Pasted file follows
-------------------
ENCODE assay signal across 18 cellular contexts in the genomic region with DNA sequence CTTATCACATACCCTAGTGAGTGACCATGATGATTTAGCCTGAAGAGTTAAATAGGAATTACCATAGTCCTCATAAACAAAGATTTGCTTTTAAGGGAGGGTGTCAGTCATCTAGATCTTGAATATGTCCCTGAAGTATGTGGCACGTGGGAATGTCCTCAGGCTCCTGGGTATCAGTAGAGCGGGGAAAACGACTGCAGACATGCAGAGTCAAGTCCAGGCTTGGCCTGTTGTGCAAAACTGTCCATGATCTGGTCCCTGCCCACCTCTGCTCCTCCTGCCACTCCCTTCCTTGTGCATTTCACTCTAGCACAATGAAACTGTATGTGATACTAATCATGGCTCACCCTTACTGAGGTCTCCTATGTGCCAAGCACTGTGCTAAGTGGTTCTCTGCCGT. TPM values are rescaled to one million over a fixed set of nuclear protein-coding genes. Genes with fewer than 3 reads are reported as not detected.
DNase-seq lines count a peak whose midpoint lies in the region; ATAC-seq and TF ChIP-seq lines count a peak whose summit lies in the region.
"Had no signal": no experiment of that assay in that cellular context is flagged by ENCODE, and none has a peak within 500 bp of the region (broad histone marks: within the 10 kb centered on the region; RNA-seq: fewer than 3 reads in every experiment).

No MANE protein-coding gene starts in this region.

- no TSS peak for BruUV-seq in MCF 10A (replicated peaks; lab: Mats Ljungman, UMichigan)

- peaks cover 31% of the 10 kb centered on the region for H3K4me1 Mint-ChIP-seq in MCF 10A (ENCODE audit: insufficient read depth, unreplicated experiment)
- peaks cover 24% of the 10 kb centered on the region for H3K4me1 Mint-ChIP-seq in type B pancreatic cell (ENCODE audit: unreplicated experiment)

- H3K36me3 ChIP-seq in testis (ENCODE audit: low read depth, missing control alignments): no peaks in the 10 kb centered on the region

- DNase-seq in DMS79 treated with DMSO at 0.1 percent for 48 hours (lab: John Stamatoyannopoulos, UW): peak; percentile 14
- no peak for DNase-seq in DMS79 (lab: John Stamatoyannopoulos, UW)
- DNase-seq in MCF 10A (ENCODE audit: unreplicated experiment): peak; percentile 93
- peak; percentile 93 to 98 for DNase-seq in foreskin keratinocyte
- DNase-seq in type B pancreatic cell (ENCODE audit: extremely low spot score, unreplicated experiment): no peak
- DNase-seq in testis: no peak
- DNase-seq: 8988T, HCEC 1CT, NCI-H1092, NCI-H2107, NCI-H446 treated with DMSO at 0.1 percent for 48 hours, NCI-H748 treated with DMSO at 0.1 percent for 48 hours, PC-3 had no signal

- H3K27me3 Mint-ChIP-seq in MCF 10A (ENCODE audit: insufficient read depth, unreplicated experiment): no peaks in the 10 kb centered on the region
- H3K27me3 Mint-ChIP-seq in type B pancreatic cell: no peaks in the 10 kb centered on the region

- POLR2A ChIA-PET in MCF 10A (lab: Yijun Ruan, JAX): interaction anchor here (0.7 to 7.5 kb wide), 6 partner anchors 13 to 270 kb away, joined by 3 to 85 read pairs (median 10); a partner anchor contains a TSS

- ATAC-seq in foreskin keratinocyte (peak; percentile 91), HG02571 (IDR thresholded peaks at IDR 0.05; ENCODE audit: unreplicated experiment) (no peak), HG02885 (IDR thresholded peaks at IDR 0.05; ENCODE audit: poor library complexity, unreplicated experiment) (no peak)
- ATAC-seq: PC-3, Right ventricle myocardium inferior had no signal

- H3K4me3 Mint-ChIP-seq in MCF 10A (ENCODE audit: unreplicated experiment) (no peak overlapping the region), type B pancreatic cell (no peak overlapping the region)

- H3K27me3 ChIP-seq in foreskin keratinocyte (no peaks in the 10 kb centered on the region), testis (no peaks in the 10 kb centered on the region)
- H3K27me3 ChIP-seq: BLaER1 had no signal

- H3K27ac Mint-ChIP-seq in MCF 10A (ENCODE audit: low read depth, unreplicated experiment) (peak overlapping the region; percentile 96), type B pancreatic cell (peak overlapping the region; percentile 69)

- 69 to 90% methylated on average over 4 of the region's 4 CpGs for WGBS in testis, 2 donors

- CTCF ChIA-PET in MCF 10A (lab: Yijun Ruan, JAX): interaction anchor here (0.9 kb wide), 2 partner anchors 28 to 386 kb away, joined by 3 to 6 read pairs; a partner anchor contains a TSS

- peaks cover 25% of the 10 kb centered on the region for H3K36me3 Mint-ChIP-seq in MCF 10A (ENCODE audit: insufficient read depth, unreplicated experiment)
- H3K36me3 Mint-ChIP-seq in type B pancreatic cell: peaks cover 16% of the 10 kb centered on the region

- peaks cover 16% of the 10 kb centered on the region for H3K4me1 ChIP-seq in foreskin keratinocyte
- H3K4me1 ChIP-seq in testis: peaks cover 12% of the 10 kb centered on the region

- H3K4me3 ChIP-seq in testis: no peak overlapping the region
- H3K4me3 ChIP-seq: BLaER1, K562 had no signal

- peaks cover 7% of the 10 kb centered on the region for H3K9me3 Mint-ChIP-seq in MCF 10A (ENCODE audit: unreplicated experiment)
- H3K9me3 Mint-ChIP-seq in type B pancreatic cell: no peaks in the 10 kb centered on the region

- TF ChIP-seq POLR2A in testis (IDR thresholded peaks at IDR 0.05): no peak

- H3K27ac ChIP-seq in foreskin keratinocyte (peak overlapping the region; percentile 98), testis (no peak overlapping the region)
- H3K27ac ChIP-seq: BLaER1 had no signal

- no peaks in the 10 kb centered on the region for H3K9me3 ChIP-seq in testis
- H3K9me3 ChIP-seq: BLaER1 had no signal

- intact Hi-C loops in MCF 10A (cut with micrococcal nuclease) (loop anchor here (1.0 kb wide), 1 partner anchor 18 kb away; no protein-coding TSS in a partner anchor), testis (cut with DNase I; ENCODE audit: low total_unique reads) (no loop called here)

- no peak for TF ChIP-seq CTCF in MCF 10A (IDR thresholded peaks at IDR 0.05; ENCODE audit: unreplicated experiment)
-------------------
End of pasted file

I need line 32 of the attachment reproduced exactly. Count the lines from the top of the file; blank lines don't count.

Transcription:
- H3K4me3 ChIP-seq: BLaER1, K562 had no signal